In 2000, a strip center in Panorama City, CA, looked like anything but a smart investment. Built in the 1950s, it was falling apart. Flat stones were falling off the façade, roofs were leaking, and the interior—60% vacant—was underlit. A bowling alley converted into an ice rink had gone bankrupt. A couple of restaurants, a shoe store, and a nightclub weren’t enough to attract people and a grocery store across the street offered no synergy.
But the former property manager for the center saw something. “The area was densely populated and there was a tremendous void of neighborhood stores,” says Cary Lefton, CEO of Agora Realty & Management.
“It was a rare opportunity to obtain such a large parcel of land,” Lefton says of the 18-acre plot. “There was a recession at the time, and we were looking at different options such as public storage, build-to-suit, or potentially a multifamily site.”
But then, while doing research, Lefton saw the Commons at Calabasas, a lush and attractive development offering shopping, dining, and entertainment. He liked the walkable environment and community town center. “I thought we could create something similar in terms of experience in a lower income neighborhood with 100,000 people in a one-mile radius.”
A trip to Mexico to see smaller town centers convinced them it was possible. Agora started with repairs and then a second set of buildings parallel to the first creating a pedestrian plaza. Overly large spaces were partitioned into 300 sq. ft. shops run by local entrepreneurs selling to their neighbors. The area between the buildings was warm and inviting and allowed Agora to create common facilities, like bathrooms and green space, avoiding the need of replication.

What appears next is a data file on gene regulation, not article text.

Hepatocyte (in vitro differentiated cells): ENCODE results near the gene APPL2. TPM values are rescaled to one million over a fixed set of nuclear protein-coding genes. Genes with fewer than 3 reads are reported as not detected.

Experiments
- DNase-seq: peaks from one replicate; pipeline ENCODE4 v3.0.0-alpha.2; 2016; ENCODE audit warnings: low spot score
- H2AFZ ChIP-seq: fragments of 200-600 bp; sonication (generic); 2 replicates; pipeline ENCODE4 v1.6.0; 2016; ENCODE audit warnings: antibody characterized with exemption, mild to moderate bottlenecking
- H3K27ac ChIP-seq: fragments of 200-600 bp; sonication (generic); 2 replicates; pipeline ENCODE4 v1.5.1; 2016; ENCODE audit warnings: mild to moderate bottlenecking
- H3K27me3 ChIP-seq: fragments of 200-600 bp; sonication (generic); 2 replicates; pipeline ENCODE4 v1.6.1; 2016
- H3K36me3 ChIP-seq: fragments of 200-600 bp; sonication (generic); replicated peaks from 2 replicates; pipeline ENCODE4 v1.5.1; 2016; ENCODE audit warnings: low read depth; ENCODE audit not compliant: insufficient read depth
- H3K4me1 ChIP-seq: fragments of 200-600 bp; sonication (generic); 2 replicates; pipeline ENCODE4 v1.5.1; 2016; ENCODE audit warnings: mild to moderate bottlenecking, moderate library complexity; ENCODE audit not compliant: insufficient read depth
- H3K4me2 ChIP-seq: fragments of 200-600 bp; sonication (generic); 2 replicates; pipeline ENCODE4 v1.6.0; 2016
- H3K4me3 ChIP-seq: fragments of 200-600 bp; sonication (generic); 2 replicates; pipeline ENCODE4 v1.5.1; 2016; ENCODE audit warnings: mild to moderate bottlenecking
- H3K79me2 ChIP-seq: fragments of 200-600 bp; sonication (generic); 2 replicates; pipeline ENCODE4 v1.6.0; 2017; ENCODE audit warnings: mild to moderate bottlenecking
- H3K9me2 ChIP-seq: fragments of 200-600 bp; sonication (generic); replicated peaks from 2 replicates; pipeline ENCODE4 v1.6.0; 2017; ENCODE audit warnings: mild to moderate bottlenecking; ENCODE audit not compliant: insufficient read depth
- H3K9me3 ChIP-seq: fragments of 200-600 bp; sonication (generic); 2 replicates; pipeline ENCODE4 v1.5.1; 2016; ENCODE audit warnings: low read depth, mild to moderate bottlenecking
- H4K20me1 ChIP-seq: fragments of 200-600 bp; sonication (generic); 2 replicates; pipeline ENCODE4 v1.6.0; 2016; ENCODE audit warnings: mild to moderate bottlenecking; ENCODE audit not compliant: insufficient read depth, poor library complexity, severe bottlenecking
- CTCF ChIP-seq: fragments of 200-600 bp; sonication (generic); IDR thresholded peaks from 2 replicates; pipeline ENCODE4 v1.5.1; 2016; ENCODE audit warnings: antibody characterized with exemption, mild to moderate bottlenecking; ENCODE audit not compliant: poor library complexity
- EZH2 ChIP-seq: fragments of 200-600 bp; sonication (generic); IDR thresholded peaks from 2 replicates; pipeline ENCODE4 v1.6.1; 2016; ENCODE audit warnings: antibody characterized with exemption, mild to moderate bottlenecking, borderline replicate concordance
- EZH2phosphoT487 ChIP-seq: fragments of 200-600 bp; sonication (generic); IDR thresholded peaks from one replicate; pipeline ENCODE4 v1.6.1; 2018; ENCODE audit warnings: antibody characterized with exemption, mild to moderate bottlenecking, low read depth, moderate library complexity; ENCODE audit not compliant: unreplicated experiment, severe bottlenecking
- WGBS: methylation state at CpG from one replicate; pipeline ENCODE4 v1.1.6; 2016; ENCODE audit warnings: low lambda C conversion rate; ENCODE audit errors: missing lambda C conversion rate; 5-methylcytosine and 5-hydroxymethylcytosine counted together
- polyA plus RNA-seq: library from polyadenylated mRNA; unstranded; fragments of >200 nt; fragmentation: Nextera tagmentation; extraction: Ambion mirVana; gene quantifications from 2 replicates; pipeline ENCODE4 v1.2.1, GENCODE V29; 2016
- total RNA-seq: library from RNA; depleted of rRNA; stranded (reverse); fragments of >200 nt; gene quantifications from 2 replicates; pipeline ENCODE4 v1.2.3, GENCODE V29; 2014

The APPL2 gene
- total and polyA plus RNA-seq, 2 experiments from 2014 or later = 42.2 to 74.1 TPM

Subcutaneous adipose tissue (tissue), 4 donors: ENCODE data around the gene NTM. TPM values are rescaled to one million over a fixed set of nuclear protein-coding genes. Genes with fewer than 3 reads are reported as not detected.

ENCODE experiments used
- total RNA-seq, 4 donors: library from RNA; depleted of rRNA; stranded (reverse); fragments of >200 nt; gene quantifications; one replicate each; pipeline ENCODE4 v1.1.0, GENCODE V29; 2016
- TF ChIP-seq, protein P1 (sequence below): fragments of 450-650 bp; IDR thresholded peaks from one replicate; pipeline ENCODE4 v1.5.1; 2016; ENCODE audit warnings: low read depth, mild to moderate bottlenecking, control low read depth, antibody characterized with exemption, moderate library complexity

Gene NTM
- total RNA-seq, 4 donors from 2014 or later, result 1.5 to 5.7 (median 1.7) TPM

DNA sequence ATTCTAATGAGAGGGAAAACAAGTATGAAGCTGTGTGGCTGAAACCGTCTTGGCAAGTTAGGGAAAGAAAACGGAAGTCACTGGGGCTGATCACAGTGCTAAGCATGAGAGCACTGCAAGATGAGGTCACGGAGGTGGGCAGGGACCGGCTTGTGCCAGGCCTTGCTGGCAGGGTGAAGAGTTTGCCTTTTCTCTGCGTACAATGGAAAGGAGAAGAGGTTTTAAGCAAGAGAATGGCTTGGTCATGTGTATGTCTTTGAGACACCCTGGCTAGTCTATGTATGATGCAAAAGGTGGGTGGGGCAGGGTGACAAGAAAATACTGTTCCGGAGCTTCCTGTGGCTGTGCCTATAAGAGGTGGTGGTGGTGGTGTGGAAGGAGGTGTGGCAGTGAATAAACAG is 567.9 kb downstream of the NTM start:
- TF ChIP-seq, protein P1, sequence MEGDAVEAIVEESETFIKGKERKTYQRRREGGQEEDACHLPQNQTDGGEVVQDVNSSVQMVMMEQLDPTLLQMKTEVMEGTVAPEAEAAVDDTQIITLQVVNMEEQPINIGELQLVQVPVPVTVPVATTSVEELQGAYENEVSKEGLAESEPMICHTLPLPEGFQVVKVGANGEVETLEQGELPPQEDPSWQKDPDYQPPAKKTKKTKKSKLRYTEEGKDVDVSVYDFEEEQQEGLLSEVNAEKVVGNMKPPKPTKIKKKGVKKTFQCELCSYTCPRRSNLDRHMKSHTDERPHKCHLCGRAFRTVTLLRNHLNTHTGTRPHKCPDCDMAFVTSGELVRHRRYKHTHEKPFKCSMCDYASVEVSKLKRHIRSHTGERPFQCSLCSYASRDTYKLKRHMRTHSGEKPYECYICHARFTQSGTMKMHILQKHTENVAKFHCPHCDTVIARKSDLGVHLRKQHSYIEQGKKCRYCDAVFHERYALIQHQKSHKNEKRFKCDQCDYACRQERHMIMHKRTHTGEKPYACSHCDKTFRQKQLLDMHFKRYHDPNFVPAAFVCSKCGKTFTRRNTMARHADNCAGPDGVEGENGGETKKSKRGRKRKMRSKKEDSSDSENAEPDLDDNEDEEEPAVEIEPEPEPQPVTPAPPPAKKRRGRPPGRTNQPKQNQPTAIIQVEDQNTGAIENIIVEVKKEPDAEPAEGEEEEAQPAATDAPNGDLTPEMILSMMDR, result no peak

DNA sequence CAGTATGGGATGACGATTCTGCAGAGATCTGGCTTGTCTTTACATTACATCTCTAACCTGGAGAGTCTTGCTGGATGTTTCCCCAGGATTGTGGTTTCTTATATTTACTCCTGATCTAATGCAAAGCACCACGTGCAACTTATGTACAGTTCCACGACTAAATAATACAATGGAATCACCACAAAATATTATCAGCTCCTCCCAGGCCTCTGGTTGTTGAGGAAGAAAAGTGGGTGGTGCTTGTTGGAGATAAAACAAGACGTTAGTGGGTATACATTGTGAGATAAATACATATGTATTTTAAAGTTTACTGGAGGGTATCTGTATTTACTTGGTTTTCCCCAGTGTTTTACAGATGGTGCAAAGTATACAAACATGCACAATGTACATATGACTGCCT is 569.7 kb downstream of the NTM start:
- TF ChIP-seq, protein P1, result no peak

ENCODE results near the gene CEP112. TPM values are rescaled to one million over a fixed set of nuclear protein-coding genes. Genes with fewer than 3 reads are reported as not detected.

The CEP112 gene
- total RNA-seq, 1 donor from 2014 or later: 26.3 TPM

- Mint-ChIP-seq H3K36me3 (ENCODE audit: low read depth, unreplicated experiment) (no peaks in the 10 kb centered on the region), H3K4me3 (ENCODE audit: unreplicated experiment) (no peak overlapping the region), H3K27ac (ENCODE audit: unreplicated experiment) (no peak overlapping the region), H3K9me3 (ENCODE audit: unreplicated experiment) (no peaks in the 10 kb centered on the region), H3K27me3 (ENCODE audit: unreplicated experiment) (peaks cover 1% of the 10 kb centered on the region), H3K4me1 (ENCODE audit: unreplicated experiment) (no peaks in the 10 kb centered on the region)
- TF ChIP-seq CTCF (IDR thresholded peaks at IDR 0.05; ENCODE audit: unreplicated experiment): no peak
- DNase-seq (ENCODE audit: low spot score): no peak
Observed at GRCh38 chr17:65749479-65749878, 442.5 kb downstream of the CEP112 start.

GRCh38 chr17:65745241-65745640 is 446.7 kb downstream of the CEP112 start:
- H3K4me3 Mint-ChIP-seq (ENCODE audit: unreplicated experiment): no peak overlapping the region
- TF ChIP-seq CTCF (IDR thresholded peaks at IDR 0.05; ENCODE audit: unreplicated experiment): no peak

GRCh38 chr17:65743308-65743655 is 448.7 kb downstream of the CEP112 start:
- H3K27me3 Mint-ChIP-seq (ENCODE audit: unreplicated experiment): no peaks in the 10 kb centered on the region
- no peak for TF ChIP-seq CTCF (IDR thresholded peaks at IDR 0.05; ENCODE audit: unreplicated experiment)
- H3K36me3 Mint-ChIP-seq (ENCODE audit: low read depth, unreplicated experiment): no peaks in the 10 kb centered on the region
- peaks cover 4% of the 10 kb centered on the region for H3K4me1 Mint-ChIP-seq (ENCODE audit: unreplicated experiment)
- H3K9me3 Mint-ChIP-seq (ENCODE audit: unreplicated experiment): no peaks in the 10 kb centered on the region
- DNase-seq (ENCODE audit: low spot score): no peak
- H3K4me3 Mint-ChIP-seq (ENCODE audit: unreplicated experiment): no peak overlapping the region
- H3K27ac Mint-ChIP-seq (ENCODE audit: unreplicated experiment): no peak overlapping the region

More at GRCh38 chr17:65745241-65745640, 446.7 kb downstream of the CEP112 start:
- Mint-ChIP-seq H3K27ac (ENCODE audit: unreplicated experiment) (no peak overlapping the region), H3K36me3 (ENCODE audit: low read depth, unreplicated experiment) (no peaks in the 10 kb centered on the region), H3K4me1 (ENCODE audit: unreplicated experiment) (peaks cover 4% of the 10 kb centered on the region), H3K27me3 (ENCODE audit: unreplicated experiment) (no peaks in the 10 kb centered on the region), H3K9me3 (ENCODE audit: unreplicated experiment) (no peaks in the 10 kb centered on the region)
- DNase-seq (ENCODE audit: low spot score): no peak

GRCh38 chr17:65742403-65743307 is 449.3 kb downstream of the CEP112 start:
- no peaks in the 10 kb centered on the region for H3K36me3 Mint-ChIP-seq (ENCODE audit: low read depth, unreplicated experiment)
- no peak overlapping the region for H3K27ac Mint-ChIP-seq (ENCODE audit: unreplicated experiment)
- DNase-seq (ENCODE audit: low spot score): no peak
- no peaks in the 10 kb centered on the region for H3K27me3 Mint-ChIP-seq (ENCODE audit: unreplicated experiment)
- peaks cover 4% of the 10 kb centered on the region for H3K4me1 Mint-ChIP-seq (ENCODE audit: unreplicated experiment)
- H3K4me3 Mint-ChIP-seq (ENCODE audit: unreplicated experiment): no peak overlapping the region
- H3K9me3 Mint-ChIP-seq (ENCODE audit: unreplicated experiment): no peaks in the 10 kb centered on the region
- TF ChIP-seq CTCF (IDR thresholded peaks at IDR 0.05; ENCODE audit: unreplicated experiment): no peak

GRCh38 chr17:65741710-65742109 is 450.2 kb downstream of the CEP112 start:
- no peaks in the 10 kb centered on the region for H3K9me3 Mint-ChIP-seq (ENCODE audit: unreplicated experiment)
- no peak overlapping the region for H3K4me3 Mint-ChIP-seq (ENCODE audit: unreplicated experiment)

Getting funding was initially tough. “We were proposing to redevelop a site and have limited credit on our rent roll,” explains Lefton. “It was a tremendous leap of faith.”
But the basic idea was sound. The small spaces allowed local businesses to thrive without spending themselves into insolvency on high rents. If some did fail, or decided to move on to something else, there were others ready to take their place. Agora also realized the benefit of designated restaurant spaces improved with hoods, grease traps, and other restaurant-related amenities. These landlord-provided improvements enabled new restaurateurs to focus on creating their menu and obtaining health department permits without burning through precious capital which instead could be applied towards payroll, furniture, decor and food materials.
After 20 years, the result was a financially sustainable development with strong operating profit, a tenant waiting list, and stability. When it came time to refinance, a bank on the property with a high-performing branch in the project became the lender of choice. And while finding appropriate sites with the necessary size and demographics can be a challenge, Agora is about to develop a similar project in North Las Vegas. Even in a city where bigger is usually better, sometimes there’s magic in a smaller view of the world.